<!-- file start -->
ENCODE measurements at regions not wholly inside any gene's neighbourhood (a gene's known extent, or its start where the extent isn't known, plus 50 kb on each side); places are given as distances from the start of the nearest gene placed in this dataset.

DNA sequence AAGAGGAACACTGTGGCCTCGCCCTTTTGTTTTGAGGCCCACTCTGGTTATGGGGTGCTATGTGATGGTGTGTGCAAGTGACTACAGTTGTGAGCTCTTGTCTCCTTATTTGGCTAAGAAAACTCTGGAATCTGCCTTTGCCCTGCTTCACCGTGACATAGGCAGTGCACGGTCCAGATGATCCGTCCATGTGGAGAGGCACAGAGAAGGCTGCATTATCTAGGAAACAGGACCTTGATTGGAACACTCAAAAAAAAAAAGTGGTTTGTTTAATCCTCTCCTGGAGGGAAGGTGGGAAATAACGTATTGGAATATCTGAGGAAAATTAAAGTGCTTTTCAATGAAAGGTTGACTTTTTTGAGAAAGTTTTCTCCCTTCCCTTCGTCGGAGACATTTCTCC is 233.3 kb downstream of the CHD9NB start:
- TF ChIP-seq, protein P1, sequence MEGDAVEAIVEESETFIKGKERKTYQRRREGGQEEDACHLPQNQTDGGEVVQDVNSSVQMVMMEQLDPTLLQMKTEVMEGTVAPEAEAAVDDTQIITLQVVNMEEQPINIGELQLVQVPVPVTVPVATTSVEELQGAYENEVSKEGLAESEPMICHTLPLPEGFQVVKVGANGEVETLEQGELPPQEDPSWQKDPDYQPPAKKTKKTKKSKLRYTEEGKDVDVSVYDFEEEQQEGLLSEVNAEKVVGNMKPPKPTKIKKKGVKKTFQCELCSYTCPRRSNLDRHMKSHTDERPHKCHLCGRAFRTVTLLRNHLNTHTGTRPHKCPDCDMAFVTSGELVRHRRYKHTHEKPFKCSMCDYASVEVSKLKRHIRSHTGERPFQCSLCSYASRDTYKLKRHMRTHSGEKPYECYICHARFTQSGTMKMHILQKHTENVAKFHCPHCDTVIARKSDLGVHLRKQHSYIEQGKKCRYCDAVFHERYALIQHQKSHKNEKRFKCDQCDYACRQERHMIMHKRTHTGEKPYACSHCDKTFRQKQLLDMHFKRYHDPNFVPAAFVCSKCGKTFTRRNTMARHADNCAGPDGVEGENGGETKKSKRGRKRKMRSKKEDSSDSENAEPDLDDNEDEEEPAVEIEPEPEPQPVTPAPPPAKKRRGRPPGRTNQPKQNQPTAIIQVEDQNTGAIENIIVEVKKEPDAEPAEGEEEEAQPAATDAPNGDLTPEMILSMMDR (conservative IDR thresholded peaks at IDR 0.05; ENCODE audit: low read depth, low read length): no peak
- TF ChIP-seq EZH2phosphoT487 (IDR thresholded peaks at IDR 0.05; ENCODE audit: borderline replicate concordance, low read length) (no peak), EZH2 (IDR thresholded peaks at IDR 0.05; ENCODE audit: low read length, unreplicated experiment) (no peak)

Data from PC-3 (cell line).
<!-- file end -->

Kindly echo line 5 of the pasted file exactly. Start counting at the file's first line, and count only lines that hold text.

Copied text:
Data from PC-3 (cell line).